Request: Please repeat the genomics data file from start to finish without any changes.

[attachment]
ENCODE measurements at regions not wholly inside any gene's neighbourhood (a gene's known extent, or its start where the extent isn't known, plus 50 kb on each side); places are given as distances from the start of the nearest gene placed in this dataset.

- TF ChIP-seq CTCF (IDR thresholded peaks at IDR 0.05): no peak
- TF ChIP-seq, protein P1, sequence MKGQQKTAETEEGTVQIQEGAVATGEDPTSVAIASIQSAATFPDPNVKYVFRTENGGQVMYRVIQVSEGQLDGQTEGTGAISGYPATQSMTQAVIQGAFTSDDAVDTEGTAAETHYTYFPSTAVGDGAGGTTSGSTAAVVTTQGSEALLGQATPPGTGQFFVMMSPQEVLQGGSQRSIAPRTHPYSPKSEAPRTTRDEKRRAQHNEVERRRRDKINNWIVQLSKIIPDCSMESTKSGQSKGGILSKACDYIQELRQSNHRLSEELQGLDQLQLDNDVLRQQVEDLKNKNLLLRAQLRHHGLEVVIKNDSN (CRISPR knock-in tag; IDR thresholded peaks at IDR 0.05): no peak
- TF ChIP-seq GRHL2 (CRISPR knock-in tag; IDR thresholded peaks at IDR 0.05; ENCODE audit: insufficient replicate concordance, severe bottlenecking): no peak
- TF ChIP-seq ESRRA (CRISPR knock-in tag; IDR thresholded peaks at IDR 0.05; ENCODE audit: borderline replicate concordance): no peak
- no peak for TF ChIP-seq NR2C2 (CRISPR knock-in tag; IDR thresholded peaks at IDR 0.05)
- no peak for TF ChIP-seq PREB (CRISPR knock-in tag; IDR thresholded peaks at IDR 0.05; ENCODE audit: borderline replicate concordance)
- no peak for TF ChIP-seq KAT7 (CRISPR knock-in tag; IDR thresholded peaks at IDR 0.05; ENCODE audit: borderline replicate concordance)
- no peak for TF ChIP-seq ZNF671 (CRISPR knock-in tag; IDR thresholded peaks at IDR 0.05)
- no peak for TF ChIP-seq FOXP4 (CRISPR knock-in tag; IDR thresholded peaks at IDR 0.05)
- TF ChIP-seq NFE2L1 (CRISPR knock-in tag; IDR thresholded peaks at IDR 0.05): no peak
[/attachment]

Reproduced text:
ENCODE measurements at regions not wholly inside any gene's neighbourhood (a gene's known extent, or its start where the extent isn't known, plus 50 kb on each side); places are given as distances from the start of the nearest gene placed in this dataset.

- TF ChIP-seq CTCF (IDR thresholded peaks at IDR 0.05): no peak
- TF ChIP-seq, protein P1, sequence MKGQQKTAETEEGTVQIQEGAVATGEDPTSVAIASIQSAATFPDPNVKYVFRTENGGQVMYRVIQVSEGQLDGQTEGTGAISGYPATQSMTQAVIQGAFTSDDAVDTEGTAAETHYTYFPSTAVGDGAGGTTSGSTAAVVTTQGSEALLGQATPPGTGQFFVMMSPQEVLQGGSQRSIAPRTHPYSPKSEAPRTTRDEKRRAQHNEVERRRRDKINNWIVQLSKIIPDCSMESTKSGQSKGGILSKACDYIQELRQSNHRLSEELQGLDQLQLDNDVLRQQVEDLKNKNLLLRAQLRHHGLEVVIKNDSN (CRISPR knock-in tag; IDR thresholded peaks at IDR 0.05): no peak
- TF ChIP-seq GRHL2 (CRISPR knock-in tag; IDR thresholded peaks at IDR 0.05; ENCODE audit: insufficient replicate concordance, severe bottlenecking): no peak
- TF ChIP-seq ESRRA (CRISPR knock-in tag; IDR thresholded peaks at IDR 0.05; ENCODE audit: borderline replicate concordance): no peak
- no peak for TF ChIP-seq NR2C2 (CRISPR knock-in tag; IDR thresholded peaks at IDR 0.05)
- no peak for TF ChIP-seq PREB (CRISPR knock-in tag; IDR thresholded peaks at IDR 0.05; ENCODE audit: borderline replicate concordance)
- no peak for TF ChIP-seq KAT7 (CRISPR knock-in tag; IDR thresholded peaks at IDR 0.05; ENCODE audit: borderline replicate concordance)
- no peak for TF ChIP-seq ZNF671 (CRISPR knock-in tag; IDR thresholded peaks at IDR 0.05)
- no peak for TF ChIP-seq FOXP4 (CRISPR knock-in tag; IDR thresholded peaks at IDR 0.05)
- TF ChIP-seq NFE2L1 (CRISPR knock-in tag; IDR thresholded peaks at IDR 0.05): no peak